A heart that is loved, loves. A heart that loves, also prays.


I am woman of deep convictions. Most people who know me – really know me – know that. I’m passionate and artistic.  I love God with my entire soul. I choose to love people the same way. Those who don’t know my heart – think I’m eccentric. I think that’s probably PC for “weird.” I’m passionate in my faith, in my opinions, and in my love. I love deeply and openly – I dance with those who dance, laugh with those who laugh,  hurt with those who hurt and I pray for those called to lead us. If that makes me weird, I’m totally okay with that today. If you aren’t okay with that, that’s okay too.

 I worked in a church for three years (I no longer do). I know the pressures and burdens carried by church staff and by pastors. I’ve seen them in action. I’ve seen them in prayer. I’ve seen them love with everything they have. I’ve seen them cry. I’ve seen them fail. And I’ve seen them reach out for the Grace and forgiveness of God and try again. I was just the receptionist, and yet I saw so much that my heart shattered. Truthfully, I don’t know that I would change a thing. If I have to choose between loving deeply and grieving, verses never loving at all – I’ll choose love.

 I used to prayer walk the church on my lunch hours and my breaks. I remember the day I got “caught” in pastor John’s office – I had laid hands on his chair (he wasn’t there) and was deep in prayer for him when someone walked in and offered a very shocked “WHAT are you doing?”

“Praying for your pastor.” I replied.  “You should try it sometime.”

Okay, so add “tacky” to my self descriptive adjectives.

It was also my job to print the bulletins and place them throughout the sanctuary. The pastors wanted copies on the Altar and on the pulpit for reference. If they thought my praying over their chairs was shocking, I can only imagine how they would have reacted to my being in the pulpit and at the altar in prayer every Friday.

There were, and are still, people who mistake my love for something dirty and degrading instead of in the purity it is intended – to them I have learned to say “So what.  Get over it.”  I learned while working that church, that I serve to an audiance of One – I serve God and God alone. God calls us to be passionate. God calls us to be alive in Christ. Passion for His Word and His people is a gift of the Holy Spirit. We live because He lives.

The world needs people who are alive. The world needs prayer. Praying over that congregation or their pastors was not part of my job description – it was and is part of who I am. I love doing that.

 I have a guest blogger today. Len Carter is our music director at my church. This is his article from April’s Footsteps. Len’s words are as needed and relevant today as ever.

 Pray for Your Pastor

 I was reminded the other day while reading from “Partners in Prayer” by John Maxwell how important it is to lift up our Pastor regularly in prayer. As a staff member and Church Liaison, I get to work hand in hand with Pastor Dreier on a regular basis and see first hand the pressures and struggles he gets to deal with not only personal but for the church, it’s members, and many in our community who seek his counsel.

Pastor Dreier often says of himself, “I’m not perfect even though you might think so.” (That’s his running joke)  With that in mind I would like to relate a funny piece called “The Perfect Pastor.” It relates many of the expectations that every pastor feels from his people.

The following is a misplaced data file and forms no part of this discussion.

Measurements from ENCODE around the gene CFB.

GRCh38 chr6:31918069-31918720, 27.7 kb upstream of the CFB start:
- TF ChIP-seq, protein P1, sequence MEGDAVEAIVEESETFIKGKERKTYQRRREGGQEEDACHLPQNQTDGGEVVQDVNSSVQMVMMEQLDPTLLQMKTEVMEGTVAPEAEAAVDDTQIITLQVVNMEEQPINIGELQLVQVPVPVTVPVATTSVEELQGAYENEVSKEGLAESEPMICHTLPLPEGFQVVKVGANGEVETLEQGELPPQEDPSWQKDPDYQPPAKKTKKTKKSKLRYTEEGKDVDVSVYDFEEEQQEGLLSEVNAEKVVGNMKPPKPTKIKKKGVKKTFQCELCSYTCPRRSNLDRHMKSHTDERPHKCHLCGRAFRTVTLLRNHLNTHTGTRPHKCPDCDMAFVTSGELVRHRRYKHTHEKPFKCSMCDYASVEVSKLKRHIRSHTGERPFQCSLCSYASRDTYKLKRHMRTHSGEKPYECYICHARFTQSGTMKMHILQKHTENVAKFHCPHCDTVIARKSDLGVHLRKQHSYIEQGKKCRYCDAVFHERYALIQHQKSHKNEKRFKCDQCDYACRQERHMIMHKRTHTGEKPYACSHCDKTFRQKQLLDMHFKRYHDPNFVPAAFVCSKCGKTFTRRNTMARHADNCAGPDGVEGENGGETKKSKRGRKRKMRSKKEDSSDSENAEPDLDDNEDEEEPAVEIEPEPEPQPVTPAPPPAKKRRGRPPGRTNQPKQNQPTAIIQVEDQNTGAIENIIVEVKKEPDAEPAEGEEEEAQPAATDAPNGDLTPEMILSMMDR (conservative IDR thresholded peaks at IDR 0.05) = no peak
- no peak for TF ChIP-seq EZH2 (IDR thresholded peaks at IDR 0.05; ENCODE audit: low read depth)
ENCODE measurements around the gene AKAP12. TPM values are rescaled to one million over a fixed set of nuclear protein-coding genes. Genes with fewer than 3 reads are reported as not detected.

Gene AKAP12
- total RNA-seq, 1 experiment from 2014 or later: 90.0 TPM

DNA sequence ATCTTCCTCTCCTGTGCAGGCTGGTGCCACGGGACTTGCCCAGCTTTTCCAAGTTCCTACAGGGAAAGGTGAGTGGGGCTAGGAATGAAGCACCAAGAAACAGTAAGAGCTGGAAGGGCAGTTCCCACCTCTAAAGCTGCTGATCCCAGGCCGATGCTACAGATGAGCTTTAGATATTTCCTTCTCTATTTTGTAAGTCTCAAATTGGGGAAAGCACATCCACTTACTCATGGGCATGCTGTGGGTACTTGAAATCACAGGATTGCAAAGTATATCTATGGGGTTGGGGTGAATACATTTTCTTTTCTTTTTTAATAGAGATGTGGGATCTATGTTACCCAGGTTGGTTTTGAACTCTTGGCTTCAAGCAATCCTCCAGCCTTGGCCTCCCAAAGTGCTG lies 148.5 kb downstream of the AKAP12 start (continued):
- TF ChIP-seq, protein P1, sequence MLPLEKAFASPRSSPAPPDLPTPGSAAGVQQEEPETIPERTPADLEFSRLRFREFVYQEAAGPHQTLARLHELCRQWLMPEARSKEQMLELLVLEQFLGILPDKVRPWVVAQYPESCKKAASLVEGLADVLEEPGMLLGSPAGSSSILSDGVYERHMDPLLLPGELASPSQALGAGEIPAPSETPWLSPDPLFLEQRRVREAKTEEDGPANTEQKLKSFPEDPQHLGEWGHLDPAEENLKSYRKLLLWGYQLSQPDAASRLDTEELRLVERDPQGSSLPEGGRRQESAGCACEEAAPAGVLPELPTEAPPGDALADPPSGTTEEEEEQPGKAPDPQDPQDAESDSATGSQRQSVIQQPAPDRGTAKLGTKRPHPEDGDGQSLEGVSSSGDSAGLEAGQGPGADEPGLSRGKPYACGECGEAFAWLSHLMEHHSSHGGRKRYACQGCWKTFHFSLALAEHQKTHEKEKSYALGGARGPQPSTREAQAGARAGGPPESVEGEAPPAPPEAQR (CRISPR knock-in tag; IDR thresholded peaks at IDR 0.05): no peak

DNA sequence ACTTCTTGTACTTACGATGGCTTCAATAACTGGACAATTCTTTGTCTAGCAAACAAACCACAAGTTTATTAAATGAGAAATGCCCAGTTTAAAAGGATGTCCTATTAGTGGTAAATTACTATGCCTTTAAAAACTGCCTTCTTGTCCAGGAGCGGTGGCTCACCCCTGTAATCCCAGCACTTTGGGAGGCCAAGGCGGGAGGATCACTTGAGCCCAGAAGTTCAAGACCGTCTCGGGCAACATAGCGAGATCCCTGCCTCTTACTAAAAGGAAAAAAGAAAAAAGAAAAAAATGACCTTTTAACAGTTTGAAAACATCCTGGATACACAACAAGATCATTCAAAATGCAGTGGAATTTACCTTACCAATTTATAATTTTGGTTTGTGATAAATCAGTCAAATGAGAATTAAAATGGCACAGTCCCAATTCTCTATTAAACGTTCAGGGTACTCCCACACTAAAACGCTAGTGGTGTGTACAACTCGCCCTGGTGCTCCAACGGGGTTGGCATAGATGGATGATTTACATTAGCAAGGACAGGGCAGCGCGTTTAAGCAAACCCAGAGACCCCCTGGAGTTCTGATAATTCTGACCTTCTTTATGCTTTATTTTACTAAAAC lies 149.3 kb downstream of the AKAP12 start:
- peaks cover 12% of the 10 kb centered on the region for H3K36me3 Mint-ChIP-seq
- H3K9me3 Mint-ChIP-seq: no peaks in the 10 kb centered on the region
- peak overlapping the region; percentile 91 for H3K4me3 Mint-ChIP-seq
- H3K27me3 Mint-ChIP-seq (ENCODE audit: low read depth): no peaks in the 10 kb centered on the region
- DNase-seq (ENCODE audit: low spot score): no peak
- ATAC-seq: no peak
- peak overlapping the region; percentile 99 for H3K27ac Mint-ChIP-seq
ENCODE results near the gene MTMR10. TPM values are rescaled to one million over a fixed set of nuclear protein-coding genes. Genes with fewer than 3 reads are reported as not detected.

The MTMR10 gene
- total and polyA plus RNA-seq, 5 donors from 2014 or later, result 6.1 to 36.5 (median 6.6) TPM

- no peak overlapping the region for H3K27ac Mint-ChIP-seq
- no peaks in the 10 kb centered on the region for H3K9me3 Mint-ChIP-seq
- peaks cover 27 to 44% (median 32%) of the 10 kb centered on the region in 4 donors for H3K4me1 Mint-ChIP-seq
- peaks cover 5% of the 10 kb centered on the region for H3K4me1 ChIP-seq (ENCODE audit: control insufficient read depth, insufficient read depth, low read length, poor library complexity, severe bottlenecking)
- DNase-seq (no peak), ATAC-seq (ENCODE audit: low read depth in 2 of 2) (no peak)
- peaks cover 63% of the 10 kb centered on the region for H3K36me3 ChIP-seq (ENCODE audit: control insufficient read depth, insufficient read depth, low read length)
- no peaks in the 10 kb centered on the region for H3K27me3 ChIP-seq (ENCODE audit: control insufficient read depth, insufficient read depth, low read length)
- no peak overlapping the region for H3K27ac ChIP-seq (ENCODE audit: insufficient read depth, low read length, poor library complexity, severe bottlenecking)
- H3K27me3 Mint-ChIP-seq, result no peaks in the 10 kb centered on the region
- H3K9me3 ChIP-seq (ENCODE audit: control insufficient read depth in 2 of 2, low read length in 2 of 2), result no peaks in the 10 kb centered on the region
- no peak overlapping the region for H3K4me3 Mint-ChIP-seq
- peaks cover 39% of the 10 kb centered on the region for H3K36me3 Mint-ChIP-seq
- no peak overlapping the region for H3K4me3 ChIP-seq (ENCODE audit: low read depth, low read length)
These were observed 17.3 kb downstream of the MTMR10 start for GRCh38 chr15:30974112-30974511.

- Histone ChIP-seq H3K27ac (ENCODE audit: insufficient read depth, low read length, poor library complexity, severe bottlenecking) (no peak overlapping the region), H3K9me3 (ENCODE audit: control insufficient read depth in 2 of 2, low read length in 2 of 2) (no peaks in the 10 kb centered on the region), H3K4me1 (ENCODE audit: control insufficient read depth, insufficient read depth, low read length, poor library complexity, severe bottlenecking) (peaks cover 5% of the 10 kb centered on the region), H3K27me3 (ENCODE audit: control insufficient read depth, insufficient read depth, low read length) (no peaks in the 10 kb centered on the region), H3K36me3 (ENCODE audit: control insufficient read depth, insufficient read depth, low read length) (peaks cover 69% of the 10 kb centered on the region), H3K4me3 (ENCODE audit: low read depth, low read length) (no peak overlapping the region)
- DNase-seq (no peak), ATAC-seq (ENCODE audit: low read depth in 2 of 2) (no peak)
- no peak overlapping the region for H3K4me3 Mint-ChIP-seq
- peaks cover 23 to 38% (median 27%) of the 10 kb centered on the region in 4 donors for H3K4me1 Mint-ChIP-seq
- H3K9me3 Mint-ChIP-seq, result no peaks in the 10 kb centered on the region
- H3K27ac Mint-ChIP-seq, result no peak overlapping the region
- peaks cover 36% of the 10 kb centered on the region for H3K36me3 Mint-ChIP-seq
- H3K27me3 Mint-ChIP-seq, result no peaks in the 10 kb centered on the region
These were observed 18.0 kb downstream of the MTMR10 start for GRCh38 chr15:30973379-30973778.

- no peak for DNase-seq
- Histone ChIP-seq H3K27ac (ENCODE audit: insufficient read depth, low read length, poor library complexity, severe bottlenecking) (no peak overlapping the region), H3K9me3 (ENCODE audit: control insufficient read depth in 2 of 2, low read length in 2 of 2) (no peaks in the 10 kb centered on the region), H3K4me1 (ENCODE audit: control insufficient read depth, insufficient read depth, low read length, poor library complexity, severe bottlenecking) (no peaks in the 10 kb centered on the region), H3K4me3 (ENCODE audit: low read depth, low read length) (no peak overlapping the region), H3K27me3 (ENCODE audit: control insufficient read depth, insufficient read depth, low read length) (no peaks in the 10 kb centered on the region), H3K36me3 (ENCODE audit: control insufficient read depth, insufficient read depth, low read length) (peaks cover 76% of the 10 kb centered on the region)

After hundreds of years the perfect pastor’s been found. He is the church elder who’ll please everyone.

He preaches exactly twenty minutes and then sits down. He condemns sin, but never steps on anybody’s toes.

He works from eight in the morning to ten at night, doing everything from preaching sermons to sweeping.

He makes $400 per week, gives $100 a week to the church, drives a late-model car, buys lots of books, wears fine clothes, and has a nice family.

He always stands ready to contribute to every good cause, too, and to help panhandlers who drop by the church on their way to somewhere.

He is thirty-six years old, and has been preaching for forty years.

He is tall, on the short side; heavyset, in a thin sort of way; and handsome.

He has eyes of blue or brown (to fit the occasion),

 and wears his hair parted in the middle – left side dark and straight, right side brown and wavy.

He has a burning desire to work with the youth, and spends all his time with the senior citizens.

He smiles all the time while keeping a straight face, because he has a keen sense of humor that finds him seriously dedicated.

He makes fifteen calls a day on church members, spends all his time evangelizing nonmembers, and is always found in his study if he is needed.

Unfortunately he burnt himself out and died at the age of thirty-two.

Pastor Dreier and all church leaders are highly susceptible to stress. All their work has eternal consequences, and that can be a heavy burden. They are also highly visible. They and their families live in a fishbowl, subject to comments and criticisms from everyone who sees them. Where can Pastor Dreier find help to combat all of these difficulties? The answer is prayer. It has the power to overcome any problem or obstacle. Jesus demonstrated this time after time. His prayer at the Garden of Gethsemane just before His death especially emphasized the power of prayer.

He said, “Again, I tell you that if two of you on earth agree about anything you ask for, it will done for you by my Father in heaven. (Matt. 18:19)

I urge you to agree with me to pray for Pastor Dreier as the spiritual leader of The Lutheran Church of Our Savior.

In His Service, Len

Thank you Len – for that wonderful reminder.

Love the leaders God has called to lead you. Show your love by praying for them.

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